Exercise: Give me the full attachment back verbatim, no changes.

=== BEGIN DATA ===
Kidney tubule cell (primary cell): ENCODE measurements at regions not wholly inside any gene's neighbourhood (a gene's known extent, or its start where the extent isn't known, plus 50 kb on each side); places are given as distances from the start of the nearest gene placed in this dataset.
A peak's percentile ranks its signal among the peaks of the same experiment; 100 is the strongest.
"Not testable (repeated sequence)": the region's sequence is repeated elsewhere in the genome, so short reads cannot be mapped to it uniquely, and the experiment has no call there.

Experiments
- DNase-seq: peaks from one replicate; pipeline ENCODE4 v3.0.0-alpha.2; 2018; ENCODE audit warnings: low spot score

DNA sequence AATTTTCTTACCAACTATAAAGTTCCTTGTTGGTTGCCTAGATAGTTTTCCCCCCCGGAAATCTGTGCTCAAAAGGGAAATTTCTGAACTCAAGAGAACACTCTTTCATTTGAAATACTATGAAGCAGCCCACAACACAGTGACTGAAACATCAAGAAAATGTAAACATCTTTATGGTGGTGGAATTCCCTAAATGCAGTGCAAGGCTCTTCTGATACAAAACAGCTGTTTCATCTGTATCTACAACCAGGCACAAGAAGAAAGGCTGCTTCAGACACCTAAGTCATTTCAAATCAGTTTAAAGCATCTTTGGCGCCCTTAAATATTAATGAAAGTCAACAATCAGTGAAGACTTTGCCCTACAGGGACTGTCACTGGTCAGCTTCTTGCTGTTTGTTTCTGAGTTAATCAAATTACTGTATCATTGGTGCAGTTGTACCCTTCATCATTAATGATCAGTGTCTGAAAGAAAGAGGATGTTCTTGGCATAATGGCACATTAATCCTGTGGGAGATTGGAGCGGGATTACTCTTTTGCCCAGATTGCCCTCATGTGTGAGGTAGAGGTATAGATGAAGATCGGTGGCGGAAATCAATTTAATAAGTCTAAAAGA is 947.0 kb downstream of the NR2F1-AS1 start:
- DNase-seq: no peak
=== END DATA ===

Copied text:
Kidney tubule cell (primary cell): ENCODE measurements at regions not wholly inside any gene's neighbourhood (a gene's known extent, or its start where the extent isn't known, plus 50 kb on each side); places are given as distances from the start of the nearest gene placed in this dataset.
A peak's percentile ranks its signal among the peaks of the same experiment; 100 is the strongest.
"Not testable (repeated sequence)": the region's sequence is repeated elsewhere in the genome, so short reads cannot be mapped to it uniquely, and the experiment has no call there.

Experiments
- DNase-seq: peaks from one replicate; pipeline ENCODE4 v3.0.0-alpha.2; 2018; ENCODE audit warnings: low spot score

DNA sequence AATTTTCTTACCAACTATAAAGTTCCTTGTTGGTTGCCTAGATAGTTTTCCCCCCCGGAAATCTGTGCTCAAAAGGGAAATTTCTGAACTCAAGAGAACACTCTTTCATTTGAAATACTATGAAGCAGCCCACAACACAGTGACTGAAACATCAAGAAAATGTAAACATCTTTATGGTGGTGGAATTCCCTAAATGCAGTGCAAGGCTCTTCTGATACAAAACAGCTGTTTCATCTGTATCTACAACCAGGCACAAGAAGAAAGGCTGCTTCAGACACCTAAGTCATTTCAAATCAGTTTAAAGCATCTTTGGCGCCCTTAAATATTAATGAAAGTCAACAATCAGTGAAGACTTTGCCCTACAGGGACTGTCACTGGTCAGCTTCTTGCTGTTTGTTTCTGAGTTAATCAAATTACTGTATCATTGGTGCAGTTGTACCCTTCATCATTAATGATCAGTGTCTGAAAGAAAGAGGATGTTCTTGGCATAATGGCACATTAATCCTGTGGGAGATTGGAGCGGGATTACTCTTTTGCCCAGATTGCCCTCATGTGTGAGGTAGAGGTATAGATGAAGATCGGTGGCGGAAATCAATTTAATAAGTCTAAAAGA is 947.0 kb downstream of the NR2F1-AS1 start:
- DNase-seq: no peak